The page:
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I designed this upright bass mold to be collapsible and to allow me to affix the blocks to the mold with screws, so that there is no glue to have to separate later. I also wanted the mold to be slender enough from front to back that I could install the front and back linings without running into the mold, so I gave myself a 1″ clearance between the front and back faces of the mold and the front and back edges of the ribs. Since the back will taper in the upper ribs, losing two inches of depth between the middle of the upper bout rib and the top rear edge of the neck heel block, I had to accommodate that taper as well: I simply made a 2″ “step” in the mold to allow the taper to occur.
Finally, I wanted the mold to be stout enough to allow me to handle it without fear of damage. So, the construction is of 3/4″ plywood, spaced by blocks of 2 x 6 and (in the upper half of the upper bout) blocks of 2 x 4. The corner block mounts are of 1 x 6, so I do not have to use large screws to affix the corner blocks. The neck and tail block mounts are of heavier stock; 2 x 4, and removeable, to allow the mold to collapse laterally, and clear the ribs for removal.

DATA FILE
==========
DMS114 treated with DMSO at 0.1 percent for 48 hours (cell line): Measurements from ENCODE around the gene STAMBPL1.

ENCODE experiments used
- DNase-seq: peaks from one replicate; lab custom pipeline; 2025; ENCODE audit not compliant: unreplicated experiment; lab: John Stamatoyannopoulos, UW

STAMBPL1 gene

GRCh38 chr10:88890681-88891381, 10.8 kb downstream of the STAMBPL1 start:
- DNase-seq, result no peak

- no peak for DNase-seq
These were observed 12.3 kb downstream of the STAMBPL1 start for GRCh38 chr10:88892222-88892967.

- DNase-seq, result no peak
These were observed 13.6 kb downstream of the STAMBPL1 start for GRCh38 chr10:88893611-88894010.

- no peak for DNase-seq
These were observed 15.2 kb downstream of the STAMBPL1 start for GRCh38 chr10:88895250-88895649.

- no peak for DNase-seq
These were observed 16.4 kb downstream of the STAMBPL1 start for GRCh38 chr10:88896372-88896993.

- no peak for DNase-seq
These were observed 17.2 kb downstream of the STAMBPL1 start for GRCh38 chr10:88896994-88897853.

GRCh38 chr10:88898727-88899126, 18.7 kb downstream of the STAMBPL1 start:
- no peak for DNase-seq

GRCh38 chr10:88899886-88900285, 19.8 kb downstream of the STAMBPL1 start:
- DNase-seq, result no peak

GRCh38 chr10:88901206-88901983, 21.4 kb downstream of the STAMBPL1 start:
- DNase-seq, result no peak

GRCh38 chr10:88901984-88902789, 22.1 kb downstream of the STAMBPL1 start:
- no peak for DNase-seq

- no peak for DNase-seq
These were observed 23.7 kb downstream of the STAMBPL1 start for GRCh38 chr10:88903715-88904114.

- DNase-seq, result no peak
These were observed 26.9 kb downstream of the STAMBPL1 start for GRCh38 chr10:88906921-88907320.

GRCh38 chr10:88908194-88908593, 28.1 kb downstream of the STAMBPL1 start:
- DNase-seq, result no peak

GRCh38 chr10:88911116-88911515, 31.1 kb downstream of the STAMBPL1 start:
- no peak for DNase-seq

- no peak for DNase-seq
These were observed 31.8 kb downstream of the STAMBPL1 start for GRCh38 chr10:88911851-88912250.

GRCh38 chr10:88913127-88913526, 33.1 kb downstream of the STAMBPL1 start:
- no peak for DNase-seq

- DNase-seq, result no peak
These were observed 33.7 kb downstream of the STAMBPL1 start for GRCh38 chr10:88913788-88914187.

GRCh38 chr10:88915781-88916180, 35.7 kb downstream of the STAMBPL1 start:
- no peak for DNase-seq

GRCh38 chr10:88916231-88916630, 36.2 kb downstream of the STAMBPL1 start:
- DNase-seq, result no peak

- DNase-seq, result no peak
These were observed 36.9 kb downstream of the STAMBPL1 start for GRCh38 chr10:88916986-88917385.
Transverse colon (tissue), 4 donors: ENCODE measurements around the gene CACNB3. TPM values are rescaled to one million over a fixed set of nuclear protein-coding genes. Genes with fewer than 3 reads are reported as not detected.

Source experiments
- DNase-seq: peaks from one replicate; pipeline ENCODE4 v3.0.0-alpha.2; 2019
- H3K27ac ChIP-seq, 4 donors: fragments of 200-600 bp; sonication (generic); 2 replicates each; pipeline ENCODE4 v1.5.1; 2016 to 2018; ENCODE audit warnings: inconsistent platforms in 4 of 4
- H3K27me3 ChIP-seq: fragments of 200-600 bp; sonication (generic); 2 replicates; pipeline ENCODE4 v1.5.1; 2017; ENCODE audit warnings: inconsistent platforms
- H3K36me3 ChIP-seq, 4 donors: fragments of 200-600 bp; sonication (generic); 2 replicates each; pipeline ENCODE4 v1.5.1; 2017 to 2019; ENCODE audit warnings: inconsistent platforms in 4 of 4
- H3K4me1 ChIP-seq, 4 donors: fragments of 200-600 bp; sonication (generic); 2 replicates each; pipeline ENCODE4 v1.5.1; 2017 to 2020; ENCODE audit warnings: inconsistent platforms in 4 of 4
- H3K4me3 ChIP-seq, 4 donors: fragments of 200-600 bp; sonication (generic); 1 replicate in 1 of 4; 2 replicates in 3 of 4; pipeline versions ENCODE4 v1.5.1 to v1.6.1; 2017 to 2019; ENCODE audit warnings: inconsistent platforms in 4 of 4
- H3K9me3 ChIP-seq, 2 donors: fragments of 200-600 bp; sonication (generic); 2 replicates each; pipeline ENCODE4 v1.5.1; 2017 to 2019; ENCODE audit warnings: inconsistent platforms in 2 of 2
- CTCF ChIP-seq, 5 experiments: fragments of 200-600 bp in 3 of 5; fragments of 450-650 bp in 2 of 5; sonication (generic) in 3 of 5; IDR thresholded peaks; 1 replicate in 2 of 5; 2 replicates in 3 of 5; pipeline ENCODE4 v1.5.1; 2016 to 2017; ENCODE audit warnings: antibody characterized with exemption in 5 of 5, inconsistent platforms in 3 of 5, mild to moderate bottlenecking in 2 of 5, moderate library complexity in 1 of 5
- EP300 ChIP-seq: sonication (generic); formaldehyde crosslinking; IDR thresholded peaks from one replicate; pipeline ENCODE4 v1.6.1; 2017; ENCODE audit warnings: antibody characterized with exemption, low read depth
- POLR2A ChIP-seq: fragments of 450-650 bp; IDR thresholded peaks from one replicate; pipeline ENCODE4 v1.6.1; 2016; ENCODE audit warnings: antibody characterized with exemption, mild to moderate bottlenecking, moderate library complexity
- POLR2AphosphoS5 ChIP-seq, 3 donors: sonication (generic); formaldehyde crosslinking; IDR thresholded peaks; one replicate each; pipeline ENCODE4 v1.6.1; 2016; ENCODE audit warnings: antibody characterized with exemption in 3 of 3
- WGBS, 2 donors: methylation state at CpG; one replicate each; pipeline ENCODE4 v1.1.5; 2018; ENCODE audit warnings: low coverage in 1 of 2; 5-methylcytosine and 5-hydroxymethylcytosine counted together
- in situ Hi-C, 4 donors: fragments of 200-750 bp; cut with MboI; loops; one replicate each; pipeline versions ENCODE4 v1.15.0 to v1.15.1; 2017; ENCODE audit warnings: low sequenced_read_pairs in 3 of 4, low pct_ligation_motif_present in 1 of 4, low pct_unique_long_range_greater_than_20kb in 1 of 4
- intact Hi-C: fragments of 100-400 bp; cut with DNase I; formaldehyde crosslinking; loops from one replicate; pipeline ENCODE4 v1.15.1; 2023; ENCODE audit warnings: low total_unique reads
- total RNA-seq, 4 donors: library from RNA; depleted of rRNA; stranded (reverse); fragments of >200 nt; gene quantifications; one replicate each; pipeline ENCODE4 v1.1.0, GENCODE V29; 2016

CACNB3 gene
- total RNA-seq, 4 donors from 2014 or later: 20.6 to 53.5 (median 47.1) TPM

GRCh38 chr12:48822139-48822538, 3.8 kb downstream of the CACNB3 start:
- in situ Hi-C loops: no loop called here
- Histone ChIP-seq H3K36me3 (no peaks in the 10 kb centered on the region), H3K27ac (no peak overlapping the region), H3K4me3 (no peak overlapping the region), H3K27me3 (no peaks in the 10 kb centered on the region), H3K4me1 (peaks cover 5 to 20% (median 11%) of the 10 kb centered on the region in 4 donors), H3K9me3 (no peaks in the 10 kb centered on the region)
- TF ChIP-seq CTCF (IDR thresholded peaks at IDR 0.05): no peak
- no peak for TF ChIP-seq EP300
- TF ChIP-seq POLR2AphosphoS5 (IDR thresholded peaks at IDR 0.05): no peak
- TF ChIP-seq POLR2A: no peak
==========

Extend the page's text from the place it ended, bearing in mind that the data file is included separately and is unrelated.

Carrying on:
Using the Mold Template
In the last post, I had completed the mold template, and had commented that I would use it to make the mold, and then, later, to establish the shape of the blocks. So this is how that works:
I bought two quarter-sheets of 3/4″ plywood from Home Depot. That is a pretty expensive way to buy plywood, but it solved two problems:
I really don’t need a whole sheet of plywood, and
Even the quarter sheets were difficult to get into my car…but not impossible.
I took the quarter-sheets home, and positioned the mold-template flush with one end of one of those sheets, and offset by two inches. I am building a collapsible mold, and I want 4″ clearance between the mold halves. I don’t need that much for mold removal, but I do need enough for my hands and forearms to reach up inside the mold and remove the screws holding the molds to the blocks. So a 2″ offset on the template will result in a 4″ gap down the center of the mold.
I traced the mold template onto the quarter-sheet, and it looked like this: